Managing a Stormy Change in IT Outsourcing: Antenarrative Analysis of Integrating Knowledge via Improvisation

Maria Alaranta, Pauli Alin

    Research output: Chapter in Book/Report/Conference proceedingArticle in proceedingsResearchpeer-review


    Changes in information-technology outsourcing (ITO) are often challenging. Critical to success is integrating knowledge efficiently between the client and vendor. Some of these changes are novel and unpredictable, “stormy” events where past knowledge offers little guidance, and existing practices lose value. Improvisation has been suggested as a complementary means for such situations. However, both the literature on improvisation and the practices identified in the existing ITO literature suggest a need for shared understanding. We present an empirical account of a stormy ITO change that was triggered when the client acquired a business and post-acquisition IT integration was needed. The client’s and the vendor’s story plots point to opposite directions and reveal a lack of shared understanding. Nevertheless, improvisation helped to integrate knowledge and complete the project. We draw on the metaphor of trading zones to understand these findings. Our future research will extend improvisation theory to stormy ITO contexts.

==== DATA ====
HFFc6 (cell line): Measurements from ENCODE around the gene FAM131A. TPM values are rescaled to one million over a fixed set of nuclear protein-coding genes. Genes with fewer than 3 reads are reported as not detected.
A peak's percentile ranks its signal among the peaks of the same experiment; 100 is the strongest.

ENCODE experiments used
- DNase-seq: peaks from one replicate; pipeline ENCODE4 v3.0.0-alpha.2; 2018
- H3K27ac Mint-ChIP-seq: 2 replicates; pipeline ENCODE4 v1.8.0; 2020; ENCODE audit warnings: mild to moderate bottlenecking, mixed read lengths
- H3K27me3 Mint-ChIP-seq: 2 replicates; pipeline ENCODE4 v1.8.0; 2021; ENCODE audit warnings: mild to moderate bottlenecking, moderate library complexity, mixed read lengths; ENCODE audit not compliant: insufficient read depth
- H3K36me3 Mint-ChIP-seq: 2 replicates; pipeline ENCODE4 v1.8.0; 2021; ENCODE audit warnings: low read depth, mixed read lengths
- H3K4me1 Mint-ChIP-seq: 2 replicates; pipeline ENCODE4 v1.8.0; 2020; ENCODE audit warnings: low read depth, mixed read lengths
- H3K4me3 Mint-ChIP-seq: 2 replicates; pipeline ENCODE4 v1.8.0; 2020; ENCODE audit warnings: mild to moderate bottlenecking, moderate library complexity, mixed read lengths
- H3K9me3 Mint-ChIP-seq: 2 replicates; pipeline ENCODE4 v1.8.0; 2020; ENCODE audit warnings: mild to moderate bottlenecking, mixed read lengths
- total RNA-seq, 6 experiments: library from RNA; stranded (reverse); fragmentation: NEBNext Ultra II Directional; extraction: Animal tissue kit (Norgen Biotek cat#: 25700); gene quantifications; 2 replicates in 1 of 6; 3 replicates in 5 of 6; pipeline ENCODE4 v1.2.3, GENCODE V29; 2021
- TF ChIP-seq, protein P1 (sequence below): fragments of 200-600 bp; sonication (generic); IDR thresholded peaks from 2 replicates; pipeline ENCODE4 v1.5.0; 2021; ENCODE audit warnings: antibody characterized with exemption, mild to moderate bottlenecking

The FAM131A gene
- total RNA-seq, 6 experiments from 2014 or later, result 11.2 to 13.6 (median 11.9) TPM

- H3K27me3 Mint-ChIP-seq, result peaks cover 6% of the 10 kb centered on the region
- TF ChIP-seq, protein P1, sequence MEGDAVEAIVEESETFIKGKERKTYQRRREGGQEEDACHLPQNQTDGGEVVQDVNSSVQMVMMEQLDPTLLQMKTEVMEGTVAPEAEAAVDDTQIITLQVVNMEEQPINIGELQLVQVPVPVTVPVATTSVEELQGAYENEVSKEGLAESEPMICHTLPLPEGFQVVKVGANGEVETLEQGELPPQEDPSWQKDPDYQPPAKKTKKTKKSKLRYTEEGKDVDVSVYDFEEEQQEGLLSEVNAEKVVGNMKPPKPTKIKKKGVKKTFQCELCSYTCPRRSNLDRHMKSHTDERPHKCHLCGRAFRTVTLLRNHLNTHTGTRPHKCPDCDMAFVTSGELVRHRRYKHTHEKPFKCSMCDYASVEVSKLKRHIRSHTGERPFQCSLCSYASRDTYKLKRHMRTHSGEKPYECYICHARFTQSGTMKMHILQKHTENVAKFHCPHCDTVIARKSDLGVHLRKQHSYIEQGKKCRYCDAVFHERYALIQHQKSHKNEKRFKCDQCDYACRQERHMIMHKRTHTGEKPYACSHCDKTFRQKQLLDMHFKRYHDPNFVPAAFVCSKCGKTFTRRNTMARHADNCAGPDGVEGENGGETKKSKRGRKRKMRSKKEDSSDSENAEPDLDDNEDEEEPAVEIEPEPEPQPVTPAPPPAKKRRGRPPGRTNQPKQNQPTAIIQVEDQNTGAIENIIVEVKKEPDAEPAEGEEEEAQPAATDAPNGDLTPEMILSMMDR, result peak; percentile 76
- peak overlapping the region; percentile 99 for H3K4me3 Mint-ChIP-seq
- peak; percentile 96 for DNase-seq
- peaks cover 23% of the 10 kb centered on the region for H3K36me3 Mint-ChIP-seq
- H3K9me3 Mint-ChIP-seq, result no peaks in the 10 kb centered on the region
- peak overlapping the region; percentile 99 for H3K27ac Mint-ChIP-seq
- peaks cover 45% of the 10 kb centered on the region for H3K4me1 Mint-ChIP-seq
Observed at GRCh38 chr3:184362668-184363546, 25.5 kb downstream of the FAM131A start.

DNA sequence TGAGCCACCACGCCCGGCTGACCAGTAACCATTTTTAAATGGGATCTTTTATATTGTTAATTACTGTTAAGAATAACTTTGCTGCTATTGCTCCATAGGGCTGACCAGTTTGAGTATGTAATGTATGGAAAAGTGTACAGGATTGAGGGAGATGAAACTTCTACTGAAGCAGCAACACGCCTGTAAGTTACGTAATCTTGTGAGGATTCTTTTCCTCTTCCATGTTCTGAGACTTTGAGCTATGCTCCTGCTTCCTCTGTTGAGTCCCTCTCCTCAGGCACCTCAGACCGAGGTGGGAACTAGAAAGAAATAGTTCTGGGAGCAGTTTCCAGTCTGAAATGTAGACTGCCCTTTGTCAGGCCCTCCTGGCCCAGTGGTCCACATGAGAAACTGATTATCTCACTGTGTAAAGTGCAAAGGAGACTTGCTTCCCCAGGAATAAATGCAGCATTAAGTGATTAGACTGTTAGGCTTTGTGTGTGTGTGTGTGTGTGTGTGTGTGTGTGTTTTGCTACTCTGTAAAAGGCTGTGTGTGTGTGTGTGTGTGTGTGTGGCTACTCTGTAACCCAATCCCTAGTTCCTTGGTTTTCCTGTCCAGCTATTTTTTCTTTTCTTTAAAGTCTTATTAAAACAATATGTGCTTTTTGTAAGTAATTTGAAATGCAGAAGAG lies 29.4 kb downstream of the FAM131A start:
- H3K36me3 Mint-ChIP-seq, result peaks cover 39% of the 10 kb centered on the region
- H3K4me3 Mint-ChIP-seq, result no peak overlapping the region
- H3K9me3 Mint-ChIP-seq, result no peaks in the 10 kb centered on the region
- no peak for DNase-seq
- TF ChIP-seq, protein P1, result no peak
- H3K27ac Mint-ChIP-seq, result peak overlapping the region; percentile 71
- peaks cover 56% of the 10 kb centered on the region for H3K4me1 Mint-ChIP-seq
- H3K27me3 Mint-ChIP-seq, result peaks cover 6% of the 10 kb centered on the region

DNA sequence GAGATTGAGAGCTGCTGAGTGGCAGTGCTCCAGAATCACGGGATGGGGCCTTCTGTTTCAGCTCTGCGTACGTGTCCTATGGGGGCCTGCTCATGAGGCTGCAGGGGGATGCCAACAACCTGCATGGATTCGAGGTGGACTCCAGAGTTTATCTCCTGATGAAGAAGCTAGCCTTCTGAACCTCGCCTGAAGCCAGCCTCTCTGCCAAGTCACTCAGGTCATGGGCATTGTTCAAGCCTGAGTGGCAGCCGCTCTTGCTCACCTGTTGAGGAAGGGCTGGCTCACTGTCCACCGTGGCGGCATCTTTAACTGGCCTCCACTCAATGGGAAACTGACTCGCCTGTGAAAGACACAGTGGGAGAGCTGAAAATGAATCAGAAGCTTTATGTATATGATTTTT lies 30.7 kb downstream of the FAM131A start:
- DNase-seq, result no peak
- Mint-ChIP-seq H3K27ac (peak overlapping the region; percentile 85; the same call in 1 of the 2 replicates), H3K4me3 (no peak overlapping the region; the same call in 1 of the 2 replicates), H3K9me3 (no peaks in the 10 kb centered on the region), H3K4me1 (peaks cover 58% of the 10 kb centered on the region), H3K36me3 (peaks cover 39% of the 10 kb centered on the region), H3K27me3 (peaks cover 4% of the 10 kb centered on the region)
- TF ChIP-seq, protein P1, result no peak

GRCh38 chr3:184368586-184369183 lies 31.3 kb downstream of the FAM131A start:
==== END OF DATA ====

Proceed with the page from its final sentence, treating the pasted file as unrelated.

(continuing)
Original languageEnglish
    Title of host publicationProceedings of the 35th International Conference on Information Systems. ICIS 2014
    EditorsElena Karahanna, Ananth Srinivasan, Bernard Tan
    Number of pages11
    Place of PublicationAtlanta, GA
    PublisherAssociation for Information Systems. AIS Electronic Library (AISeL)
    Publication date2014
    Publication statusPublished - 2014
    EventThe 35th International Conference on Information Systems. ICIS 2014: Building a Better World through Information Systems - The University of Auckland Business School, Auckland, New Zealand
    Duration: 14 Dec 201417 Dec 2014
    Conference number: 35


    ConferenceThe 35th International Conference on Information Systems. ICIS 2014
    LocationThe University of Auckland Business School
    Country/TerritoryNew Zealand
    Internet address
    SeriesProceedings of the International Conference on Information Systems

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